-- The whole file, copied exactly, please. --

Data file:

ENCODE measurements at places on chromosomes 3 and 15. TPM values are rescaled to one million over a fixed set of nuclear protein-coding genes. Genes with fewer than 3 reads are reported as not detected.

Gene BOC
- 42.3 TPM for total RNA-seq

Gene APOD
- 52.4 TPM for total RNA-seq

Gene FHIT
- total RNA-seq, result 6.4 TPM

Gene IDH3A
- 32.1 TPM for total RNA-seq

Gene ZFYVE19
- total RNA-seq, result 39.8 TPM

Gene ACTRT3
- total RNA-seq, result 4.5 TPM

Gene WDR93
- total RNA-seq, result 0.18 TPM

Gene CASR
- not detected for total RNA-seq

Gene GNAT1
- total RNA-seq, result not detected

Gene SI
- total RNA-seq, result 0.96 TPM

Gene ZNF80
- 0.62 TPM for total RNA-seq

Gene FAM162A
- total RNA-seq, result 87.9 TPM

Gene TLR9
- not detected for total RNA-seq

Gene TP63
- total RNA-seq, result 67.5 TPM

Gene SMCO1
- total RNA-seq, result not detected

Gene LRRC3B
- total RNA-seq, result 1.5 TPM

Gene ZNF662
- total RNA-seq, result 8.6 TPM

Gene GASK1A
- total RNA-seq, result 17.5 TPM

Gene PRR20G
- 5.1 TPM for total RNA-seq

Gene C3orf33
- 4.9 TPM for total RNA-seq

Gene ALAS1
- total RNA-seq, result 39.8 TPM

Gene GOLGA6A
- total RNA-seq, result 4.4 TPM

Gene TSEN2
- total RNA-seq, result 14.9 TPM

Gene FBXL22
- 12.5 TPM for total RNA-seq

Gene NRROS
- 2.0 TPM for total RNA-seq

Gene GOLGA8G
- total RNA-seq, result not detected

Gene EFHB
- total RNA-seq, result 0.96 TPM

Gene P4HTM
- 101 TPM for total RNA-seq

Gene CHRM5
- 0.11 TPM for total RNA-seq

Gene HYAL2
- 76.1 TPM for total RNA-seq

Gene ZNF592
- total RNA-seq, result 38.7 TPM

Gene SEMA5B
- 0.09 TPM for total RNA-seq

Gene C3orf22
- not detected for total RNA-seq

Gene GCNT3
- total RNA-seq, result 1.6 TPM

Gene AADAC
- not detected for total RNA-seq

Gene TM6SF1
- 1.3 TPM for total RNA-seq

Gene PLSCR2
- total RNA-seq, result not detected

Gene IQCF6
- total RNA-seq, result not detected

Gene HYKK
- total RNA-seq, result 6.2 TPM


ENCODE measurements at places on chromosomes 3 and 15. TPM values are rescaled to one million over a fixed set of nuclear protein-coding genes. Genes with fewer than 3 reads are reported as not detected.

Gene BOC
- 42.3 TPM for total RNA-seq

Gene APOD
- 52.4 TPM for total RNA-seq

Gene FHIT
- total RNA-seq, result 6.4 TPM

Gene IDH3A
- 32.1 TPM for total RNA-seq

Gene ZFYVE19
- total RNA-seq, result 39.8 TPM

Gene ACTRT3
- total RNA-seq, result 4.5 TPM

Gene WDR93
- total RNA-seq, result 0.18 TPM

Gene CASR
- not detected for total RNA-seq

Gene GNAT1
- total RNA-seq, result not detected

Gene SI
- total RNA-seq, result 0.96 TPM

Gene ZNF80
- 0.62 TPM for total RNA-seq

Gene FAM162A
- total RNA-seq, result 87.9 TPM

Gene TLR9
- not detected for total RNA-seq

Gene TP63
- total RNA-seq, result 67.5 TPM

Gene SMCO1
- total RNA-seq, result not detected

Gene LRRC3B
- total RNA-seq, result 1.5 TPM

Gene ZNF662
- total RNA-seq, result 8.6 TPM

Gene GASK1A
- total RNA-seq, result 17.5 TPM

Gene PRR20G
- 5.1 TPM for total RNA-seq

Gene C3orf33
- 4.9 TPM for total RNA-seq

Gene ALAS1
- total RNA-seq, result 39.8 TPM

Gene GOLGA6A
- total RNA-seq, result 4.4 TPM

Gene TSEN2
- total RNA-seq, result 14.9 TPM

Gene FBXL22
- 12.5 TPM for total RNA-seq

Gene NRROS
- 2.0 TPM for total RNA-seq

Gene GOLGA8G
- total RNA-seq, result not detected

Gene EFHB
- total RNA-seq, result 0.96 TPM

Gene P4HTM
- 101 TPM for total RNA-seq

Gene CHRM5
- 0.11 TPM for total RNA-seq

Gene HYAL2
- 76.1 TPM for total RNA-seq

Gene ZNF592
- total RNA-seq, result 38.7 TPM

Gene SEMA5B
- 0.09 TPM for total RNA-seq

Gene C3orf22
- not detected for total RNA-seq

Gene GCNT3
- total RNA-seq, result 1.6 TPM

Gene AADAC
- not detected for total RNA-seq

Gene TM6SF1
- 1.3 TPM for total RNA-seq

Gene PLSCR2
- total RNA-seq, result not detected

Gene IQCF6
- total RNA-seq, result not detected

Gene HYKK
- total RNA-seq, result 6.2 TPM